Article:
Q. Does the urine of an AIDS person contain the HIV virus?

    A. Yes, it does. However, you would not get infected by touching the urine. The HIV virus does not transmit this way.

    Q. Why in some cases a person who is infected with the HIV virus does not develop AIDS for many years?

    A. Once the HIV virus enters the body, it begins to replicate and destroy the white cells (CD4 cells) and once the CD4 drops to a certain value a person then has entered the stage we consider as AIDS.

    Q. How effective are the drugs available at present in arresting HIV? what is the life expectancy in treated and untreated cases?

    A. The drugs will increase the white cell count and reduce the viral load to undetectable levels but it will not eradicate the virus. Combination drug therapy has only been used for the past 6 to 7 years. The majority of patients on this therapy are doing well.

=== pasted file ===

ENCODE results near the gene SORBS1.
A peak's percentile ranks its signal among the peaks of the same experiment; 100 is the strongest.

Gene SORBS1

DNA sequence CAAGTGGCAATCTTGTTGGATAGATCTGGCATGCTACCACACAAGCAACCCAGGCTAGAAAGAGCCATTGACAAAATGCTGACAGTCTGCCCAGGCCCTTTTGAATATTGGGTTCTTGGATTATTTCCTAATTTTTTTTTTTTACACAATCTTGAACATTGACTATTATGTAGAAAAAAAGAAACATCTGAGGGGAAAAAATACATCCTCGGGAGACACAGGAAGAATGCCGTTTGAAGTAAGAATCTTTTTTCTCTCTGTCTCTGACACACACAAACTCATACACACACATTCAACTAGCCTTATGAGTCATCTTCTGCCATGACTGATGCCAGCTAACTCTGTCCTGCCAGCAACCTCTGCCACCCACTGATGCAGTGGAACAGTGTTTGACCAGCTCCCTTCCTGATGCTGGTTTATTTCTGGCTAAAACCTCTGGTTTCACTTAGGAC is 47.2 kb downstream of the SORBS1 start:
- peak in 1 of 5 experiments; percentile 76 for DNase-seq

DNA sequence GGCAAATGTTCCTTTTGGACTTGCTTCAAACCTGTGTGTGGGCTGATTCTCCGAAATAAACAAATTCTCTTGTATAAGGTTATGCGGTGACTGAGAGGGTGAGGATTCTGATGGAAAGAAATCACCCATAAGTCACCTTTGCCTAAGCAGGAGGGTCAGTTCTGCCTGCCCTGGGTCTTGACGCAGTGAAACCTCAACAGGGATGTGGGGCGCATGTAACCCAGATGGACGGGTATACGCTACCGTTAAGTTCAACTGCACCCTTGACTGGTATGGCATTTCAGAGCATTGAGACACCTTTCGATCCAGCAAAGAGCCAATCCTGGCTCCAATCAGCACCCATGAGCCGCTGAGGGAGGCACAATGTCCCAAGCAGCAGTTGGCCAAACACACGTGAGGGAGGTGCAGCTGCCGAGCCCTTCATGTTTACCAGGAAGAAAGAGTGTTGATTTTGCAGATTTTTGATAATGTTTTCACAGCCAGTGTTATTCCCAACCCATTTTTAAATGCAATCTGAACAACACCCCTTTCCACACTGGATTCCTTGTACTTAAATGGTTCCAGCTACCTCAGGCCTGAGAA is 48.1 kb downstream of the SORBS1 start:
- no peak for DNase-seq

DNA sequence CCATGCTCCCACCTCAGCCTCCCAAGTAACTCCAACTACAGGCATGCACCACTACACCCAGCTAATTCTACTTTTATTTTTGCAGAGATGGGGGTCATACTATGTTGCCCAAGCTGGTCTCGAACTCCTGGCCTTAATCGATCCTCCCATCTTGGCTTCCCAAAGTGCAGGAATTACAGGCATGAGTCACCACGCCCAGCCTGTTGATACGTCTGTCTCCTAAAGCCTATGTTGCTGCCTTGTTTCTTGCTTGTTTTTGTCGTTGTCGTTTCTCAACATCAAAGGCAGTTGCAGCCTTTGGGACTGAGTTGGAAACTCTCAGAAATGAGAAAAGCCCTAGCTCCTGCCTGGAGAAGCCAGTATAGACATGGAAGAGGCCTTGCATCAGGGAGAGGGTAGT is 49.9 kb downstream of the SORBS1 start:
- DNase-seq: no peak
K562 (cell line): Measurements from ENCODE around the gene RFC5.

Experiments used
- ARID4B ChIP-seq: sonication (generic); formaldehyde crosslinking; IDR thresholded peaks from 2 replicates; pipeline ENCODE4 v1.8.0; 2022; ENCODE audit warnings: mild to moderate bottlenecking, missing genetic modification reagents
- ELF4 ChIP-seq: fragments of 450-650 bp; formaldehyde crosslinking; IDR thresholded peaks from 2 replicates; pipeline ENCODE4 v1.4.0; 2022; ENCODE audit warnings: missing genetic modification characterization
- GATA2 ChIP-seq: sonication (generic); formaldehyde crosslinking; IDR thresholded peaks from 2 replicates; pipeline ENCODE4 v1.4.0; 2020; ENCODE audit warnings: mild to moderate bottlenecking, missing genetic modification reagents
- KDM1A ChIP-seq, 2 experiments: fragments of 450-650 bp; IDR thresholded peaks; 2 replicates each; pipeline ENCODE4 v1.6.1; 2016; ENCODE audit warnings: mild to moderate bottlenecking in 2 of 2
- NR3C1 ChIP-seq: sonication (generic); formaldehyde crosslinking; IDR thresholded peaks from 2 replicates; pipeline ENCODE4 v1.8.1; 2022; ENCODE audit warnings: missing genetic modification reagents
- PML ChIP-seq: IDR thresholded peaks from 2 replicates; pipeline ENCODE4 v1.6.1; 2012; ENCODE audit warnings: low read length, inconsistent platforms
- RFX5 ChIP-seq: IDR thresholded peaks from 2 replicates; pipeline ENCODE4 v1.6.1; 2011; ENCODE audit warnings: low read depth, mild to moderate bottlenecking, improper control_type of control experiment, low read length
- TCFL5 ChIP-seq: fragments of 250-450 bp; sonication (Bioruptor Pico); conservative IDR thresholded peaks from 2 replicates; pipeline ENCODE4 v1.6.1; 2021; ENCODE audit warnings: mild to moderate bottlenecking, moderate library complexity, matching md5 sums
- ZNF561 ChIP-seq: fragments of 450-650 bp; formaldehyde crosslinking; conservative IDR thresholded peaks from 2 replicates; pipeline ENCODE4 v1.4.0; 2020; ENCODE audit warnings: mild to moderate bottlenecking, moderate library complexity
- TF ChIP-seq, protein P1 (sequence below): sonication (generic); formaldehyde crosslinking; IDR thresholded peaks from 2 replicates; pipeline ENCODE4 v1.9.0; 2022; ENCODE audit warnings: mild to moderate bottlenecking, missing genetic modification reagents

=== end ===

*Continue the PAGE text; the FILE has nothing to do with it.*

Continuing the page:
Q. How does the presence of other STD infections influence the likelihood of a person getting the HIV infection?

    A. When there is STD's, you are likely to have ulcers or breaks in the skin which allow the HIV virus to enter the body

    Q. Is there a method to detect whether a person has AIDS before HIV antibodies are present in the blood?

    A. HIV antibodies will be present in the blood before AIDS develops. AIDS is the advanced stage of HIV infection.

    Q. How many types of aids virus are there?

    A. Basically there are two main types: HIV-1 and HIV-2.

    Q. What is the likelihood of a person getting AIDS if he or she has sex with an infected person, in terms of percentage?